The EU has fined Microsoft for the second time in four years in a long running antitrust case over IE and Media Player bundling as well as the inner workings of Windows. The software giant will add $1.3 billion to the EU coffers in a case that has cost it $2.5 billion in fines so far. The company has stated its intention to appeal and will have two months before its response is due.
EU Fines Microsoft $1.3 Billion (Infoworld)
In January, Microsoft issued a press release proclaiming its latest offer in an effort to stave off the record fine, saying that it would license the source code for Windows, the ultimate insight into how the operating system works. Of course, the latest fine is the result of noncompliance with the order in 2004, which Microsoft claimed it would obey immediately. Due to appeals, Microsoft successfully avoided complying with the order until October 22, 2007, three and a half years after the order was handed down.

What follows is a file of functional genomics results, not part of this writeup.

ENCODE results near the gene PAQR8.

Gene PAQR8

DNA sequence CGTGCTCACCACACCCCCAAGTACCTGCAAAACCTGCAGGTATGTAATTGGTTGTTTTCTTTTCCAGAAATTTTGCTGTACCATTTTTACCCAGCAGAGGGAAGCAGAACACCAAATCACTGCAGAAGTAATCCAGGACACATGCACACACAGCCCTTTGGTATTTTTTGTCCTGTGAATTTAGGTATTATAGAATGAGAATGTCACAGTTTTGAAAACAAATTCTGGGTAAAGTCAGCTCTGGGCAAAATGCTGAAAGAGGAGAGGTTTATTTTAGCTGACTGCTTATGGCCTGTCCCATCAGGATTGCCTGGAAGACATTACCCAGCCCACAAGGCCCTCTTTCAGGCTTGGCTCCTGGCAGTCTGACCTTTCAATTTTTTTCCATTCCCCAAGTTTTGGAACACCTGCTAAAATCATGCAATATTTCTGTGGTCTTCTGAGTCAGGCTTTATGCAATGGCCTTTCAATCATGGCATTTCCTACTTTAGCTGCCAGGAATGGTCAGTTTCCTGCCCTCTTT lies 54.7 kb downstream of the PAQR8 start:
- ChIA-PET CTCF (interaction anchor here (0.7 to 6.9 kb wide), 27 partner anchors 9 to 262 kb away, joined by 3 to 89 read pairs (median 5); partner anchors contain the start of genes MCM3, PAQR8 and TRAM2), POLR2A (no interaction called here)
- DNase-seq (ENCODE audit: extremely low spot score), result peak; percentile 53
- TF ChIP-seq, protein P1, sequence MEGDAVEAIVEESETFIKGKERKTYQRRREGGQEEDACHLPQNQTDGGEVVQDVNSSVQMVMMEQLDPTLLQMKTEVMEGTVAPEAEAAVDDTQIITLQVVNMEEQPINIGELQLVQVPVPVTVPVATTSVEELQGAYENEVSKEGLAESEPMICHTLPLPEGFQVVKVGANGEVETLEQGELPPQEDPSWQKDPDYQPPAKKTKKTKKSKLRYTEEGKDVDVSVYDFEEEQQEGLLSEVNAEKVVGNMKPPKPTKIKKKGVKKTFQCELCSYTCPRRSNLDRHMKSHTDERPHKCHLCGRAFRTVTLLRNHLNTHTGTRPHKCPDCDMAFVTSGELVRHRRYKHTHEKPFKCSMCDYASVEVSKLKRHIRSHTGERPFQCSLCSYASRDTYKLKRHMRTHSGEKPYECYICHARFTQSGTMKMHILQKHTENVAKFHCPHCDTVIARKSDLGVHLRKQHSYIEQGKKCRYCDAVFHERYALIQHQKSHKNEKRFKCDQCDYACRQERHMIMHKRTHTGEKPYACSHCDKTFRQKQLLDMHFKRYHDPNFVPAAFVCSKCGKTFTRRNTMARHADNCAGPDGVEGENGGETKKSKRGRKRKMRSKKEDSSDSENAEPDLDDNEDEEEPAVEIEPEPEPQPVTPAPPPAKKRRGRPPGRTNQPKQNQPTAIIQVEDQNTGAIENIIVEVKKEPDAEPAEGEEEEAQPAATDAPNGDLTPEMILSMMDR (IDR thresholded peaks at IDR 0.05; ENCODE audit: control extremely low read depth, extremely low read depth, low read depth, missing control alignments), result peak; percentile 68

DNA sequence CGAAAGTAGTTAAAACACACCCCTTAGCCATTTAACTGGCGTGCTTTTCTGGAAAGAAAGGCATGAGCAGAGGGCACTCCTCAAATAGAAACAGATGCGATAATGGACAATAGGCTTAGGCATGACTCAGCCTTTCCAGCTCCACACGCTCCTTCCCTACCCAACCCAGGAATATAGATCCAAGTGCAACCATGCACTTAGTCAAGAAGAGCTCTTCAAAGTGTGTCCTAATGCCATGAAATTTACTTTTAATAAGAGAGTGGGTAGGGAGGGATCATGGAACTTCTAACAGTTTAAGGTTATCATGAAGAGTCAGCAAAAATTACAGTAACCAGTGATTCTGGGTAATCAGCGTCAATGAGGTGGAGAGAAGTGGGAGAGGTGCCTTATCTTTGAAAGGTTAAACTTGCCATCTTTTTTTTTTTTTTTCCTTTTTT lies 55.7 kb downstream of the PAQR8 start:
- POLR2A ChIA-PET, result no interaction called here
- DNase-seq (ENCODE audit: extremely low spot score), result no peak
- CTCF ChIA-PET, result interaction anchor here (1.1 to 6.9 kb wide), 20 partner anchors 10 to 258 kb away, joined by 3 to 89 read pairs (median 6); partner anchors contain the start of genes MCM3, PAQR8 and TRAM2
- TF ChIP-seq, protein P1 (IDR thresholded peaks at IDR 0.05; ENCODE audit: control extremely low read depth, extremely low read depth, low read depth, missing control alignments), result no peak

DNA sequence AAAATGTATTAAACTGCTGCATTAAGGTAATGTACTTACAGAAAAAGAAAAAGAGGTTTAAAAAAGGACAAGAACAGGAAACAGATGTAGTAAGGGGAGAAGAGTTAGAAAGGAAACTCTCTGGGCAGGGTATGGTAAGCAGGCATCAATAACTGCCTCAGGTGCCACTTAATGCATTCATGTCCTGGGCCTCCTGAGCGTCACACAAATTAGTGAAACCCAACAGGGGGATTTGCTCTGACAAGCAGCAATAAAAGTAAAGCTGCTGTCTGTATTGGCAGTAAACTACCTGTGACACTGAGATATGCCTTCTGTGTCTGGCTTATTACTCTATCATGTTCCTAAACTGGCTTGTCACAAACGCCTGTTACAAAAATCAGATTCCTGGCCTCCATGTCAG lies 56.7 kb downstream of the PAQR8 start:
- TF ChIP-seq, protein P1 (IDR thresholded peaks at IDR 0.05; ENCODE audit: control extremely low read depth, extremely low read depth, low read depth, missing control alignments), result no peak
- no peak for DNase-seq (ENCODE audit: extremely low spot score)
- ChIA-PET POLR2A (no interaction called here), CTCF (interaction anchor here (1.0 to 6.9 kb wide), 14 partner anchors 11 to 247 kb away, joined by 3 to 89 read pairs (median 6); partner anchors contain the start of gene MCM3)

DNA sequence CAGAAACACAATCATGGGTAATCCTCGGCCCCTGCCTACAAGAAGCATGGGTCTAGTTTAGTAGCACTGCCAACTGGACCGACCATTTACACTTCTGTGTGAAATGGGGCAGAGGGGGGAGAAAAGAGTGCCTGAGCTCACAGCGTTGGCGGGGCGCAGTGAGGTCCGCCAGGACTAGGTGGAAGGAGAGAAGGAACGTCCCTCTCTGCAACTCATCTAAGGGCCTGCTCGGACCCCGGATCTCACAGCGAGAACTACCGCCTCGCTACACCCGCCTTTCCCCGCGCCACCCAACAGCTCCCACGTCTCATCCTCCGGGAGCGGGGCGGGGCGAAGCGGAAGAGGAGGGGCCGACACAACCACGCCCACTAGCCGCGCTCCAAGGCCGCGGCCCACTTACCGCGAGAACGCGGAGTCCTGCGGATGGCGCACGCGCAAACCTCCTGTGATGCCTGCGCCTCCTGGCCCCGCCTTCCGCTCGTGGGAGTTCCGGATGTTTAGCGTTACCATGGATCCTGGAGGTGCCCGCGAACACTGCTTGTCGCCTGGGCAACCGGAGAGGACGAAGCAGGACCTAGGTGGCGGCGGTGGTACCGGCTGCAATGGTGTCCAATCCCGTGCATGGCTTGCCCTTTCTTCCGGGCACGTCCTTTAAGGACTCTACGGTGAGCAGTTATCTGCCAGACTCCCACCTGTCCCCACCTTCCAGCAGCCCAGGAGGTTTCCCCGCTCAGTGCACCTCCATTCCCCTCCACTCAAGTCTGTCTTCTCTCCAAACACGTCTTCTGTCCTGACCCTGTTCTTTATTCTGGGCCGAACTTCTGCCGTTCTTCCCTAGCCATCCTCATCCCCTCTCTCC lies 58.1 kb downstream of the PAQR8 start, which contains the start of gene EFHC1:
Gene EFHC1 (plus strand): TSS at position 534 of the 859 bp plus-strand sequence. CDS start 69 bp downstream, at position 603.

Microsoft Goes Beyond EU Decision by Offering Windows Source Code (Microsoft Press Release)
Microsoft is a big part of what a lot of us in IT have to focus on. My shop is just about pure Microsoft, simply for ease of management. Virtualization is going to change some of that over the next few years, but I suspect I will deal with its products on a daily basis for quite some time. I am cautiously optimistic that if source code licenses are reasonably priced, companies like VMWare could make drastic improvements in the way its products interact with Windows. The question is, will Microsoft simply delay the process in appeals as long as possible or make the price to license the code too much to bear?
————————————————————————————————————————Stay on top of the latest tech news
Get this news story and many more by subscribing to our free IT News Digest newsletter, delivered each weekday. Automatically sign up today!